Photography is a staple of everyday life. We’re bombarded by images 24/7 and, since the dawn of the digital age, it’s easier than ever to take pictures. But photography in the hands of an artist or a photojournalist is another matter — it’s the kind of imagery that stops us dead in our tracks and causes us to reflect on life. In search of such pictures, we combed the globe to find the best photography galleries in the world — from Camera Work in Berlin and Amsterdam’s TORCH Gallery to San Francisco’s Fraenkel Gallery and Three Shadows Photography Art Centre in Beijing. And we not only chose the best galleries, we found a seminal photograph to represent each space. Click through our picks for the 10 best galleries in the world and let us know if we left out any of your favorite photography spots.
Hamiltons in London was founded in 1977, but has been under the proprietorship of Tim Jefferies — often referred to as the handsomest art dealer in the world, and rightly said as he dated supermodels Elle MacPherson and Claudia Schiffer before settling down — since 1984. The stylish Mayfair gallery represents modernists masters like Horst, David Bailey, and Helmut Newton, as well as young upstarts, such as Miles Aldridge, Richard Caldicott, and Alison Jackson, whose whimsical photo of a Princess Di doppelganger is featured here.
Established in 1979, San Francisco’s Fraenkel Gallery is both blue-chip and diverse — representing the historical photographers Eugene Atget, E.J. Bellocq, and Carlton E. Watkins alongside artists that sometimes use the medium, including Mel Bochner, Sol LeWitt, and Christian Marclay. Pictured here is a recent photo by Katy Grannan, one of the gallery’s most talented young photographers, who’s currently presenting a double show at New York’s Salon 94.
Founded in 2007 by Chinese photographer RongRong and his Japanese counterpart inri, Beijing’s Three Shadows Photography Art Centre is a growing platform for photography and video. Located in a Caochangdi complex designed by Ai Weiwei, whose photographic work is featured in the stable, Three Shadows shows contemporary Chinese and Japanese photographers, as well as American and European masters. The center also has an extensive library of photography books and facilities for producing photographic and video works. This photograph is a collaboration between RongRong and inri.
Representing one of the most eclectic, international mixes of contemporary photographers in New York, Yossi Milo Gallery‘s aesthetic interests range from the figurative to the abstract. Showing some of our favorite photographers working today, including Sze Tsung Leong, Youssef Nabil, and Pieter Hugo, whose work is pictured here and featured in a new Prestel monograph, Milo has a great eye for both choosing artists and hanging shows.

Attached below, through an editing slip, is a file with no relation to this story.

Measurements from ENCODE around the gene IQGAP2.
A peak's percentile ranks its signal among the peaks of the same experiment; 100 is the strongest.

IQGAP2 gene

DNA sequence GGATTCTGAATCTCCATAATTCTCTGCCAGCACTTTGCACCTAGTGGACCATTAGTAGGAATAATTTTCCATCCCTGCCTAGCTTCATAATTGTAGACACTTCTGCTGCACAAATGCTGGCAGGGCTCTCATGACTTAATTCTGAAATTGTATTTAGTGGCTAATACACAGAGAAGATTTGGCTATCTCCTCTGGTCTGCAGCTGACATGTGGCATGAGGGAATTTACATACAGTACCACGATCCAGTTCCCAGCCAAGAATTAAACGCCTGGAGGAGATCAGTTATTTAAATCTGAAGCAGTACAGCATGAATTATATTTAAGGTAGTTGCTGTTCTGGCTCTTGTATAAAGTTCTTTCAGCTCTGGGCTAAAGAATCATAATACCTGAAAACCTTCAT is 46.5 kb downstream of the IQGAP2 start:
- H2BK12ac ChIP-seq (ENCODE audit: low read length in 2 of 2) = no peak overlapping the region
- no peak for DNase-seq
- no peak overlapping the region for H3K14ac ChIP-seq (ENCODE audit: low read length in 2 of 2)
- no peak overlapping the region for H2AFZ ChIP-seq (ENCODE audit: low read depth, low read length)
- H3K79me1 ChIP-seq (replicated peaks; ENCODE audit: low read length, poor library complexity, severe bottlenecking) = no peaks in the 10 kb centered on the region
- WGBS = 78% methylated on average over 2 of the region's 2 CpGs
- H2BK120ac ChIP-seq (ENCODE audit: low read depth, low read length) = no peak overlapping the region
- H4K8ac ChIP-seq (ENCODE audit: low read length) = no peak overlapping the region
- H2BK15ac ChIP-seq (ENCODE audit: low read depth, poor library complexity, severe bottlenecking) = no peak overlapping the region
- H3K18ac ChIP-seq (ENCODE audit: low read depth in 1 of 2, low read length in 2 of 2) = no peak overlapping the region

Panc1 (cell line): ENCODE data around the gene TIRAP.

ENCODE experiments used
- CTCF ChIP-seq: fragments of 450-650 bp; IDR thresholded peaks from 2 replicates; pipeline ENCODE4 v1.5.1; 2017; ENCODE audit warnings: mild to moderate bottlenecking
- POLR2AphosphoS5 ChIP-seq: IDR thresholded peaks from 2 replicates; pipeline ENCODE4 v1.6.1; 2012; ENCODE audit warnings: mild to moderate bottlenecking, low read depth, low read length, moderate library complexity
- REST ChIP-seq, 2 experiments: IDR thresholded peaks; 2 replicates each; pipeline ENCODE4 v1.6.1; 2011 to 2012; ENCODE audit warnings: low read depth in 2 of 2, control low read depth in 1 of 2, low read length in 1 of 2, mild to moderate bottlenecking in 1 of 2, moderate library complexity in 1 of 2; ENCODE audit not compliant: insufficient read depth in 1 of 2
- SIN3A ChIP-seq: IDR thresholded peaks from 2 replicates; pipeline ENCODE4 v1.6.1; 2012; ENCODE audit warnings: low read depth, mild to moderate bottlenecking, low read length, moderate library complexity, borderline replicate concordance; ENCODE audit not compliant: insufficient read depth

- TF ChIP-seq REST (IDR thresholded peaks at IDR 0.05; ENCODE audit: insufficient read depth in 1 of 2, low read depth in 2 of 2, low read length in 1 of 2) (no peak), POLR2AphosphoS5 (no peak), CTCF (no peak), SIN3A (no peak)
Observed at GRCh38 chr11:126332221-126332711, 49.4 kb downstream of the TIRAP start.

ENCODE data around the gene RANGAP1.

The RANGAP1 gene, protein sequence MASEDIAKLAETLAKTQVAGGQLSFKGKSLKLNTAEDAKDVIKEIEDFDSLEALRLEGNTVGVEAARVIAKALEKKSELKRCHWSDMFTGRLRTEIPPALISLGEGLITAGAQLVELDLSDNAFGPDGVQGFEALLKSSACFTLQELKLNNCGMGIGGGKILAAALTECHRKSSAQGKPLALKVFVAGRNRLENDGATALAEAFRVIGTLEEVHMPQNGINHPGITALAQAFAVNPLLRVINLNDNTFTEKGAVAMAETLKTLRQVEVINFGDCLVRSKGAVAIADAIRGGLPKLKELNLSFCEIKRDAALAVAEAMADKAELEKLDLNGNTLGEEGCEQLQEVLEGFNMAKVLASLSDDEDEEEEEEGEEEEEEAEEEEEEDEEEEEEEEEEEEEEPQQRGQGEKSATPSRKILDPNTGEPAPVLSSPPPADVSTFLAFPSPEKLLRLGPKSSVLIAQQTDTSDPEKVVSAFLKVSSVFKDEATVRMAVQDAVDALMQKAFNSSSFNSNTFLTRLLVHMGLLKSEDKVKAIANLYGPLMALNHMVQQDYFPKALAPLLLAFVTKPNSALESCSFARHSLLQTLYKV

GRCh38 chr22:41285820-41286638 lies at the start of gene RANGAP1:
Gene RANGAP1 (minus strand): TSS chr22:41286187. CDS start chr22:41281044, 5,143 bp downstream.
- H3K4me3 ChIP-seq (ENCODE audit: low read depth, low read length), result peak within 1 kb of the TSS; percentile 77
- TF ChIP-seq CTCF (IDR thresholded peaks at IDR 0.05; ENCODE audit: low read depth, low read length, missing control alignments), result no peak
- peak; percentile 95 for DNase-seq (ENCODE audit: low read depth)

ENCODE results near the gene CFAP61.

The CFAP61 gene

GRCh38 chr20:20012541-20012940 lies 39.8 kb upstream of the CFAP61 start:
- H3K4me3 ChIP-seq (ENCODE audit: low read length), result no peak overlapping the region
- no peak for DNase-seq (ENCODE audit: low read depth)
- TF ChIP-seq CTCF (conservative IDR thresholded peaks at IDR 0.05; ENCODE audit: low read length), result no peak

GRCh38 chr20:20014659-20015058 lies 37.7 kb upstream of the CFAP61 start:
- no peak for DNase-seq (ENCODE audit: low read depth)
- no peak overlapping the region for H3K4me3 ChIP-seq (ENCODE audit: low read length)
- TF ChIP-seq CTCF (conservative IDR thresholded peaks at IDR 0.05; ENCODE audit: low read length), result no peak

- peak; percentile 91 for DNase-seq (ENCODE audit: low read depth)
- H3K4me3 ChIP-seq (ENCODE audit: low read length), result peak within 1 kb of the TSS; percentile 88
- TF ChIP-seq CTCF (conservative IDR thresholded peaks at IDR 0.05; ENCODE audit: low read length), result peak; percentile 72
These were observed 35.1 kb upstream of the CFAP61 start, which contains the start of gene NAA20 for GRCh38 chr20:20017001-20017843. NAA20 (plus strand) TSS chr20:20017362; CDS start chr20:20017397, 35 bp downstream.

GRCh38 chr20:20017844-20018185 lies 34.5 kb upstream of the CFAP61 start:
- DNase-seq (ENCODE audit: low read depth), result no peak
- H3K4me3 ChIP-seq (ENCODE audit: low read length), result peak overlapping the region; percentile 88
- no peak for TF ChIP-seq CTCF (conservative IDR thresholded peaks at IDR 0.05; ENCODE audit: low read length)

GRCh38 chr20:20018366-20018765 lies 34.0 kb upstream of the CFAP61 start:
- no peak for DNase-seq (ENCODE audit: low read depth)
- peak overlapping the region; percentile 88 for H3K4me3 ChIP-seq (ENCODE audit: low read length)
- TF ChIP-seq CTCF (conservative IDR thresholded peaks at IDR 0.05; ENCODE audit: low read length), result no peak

Amsterdam’s TORCH Gallery is home to both photography and contemporary art; however, since the gallery’s inception in 1984, it has closely been regarded as a champion of avant-garde photographers, particularly by exhibiting the work of Anton Corbijn, Inez van Lamsweerde, Anthony Goicolea, Loretta Lux, Edward Burtynsky, and Teun Hocks, a master of staged photography who is pictured here in his witty hand-painted photographic interpretation of Gulliver’s travels.
Established in 1990, Milan’s Galleria Carla Sozzani offers art, design, and architecture, but the gallery is best know for its photography shows. Exhibiting Helmut Newton, Annie Leibovitz, Bruce Weber, Sarah Moon, Paolo Roversi, David LaChapelle, and others, the dynamic program blends fashion with fine art and publishes marvelous books by its best artists and designers. The picture here, from Robert Polidori’s Versailles series, was featured in a March 2011 exhibition at the gallery.
Starting out in Chicago in 1980, Edywnn Houk Gallery moved to New York in 1991 and expanded to Zurich in 2010. Mixing 20th century masters like Brassai, Bill Brandt, and Man Ray with contemporary practitioners, such as Sally Mann, Victor Schrager, and Lynn Davis, Edywnn Houk Gallery consistently presents adventurous yet poetic work. A survey show of Lalla Essaydi’s Les Femmes du Maroc (Women of Morocco) is currently on view at the Zurich space.
Antwerp’s Fifty One Fine Art Photography shows vintage, classic, fashion, African and contemporary photography. Opened in 2000, Fifty One Fine Art Photography is the only major art gallery in Belgium exclusively devoted to fine art photography. The gallery mixes established and emerging photographers, including Aaron Siskind, Malick Sidibe, Joan Fontcuberta, Deanna Templeton, and William Klein, whose 1984 portrait of Serge Gainsbourg is featured here. Additional photos of charismatic singer/songwriter are on view in a traveling exhibition, organized by the gallery, at the French Institute in New York.
Magnum Gallery in Paris is an offshoot of Magnum Photos, the photo agency that was founded in 1947 by Robert Capa, Henri Cartier-Bresson, George Rodger, and David “Chim” Seymour. Today the photo co-operative continues as one of the best pools of practitioners working in documentary and editorial photography. The gallery represents more than 80 past and present photographers, including Philippe Halsman, Inge Morath, Steve McCurry, Alec Soth, Martin Parr, and Lise Sarfati, whose work is featured here and currently on view at the gallery.
Berlin’s Camera Work was founded in 1997 as a showcase for vintage and contemporary photography. Named after Alfred Stieglitz’s legendary magazine “Camera Work,” the gallery maintains a collection of vintage prints by Diane Arbus, Richard Avedon, Dorothea Lange, Irving Penn, and others, as well as an archive of memorabilia related to President Kennedy and his extended family. Contemporary photographers include Nick Brandt, Steven Klein, and Martin Schoeller, whose 2003 photo of Angelina Jolie is pictured here.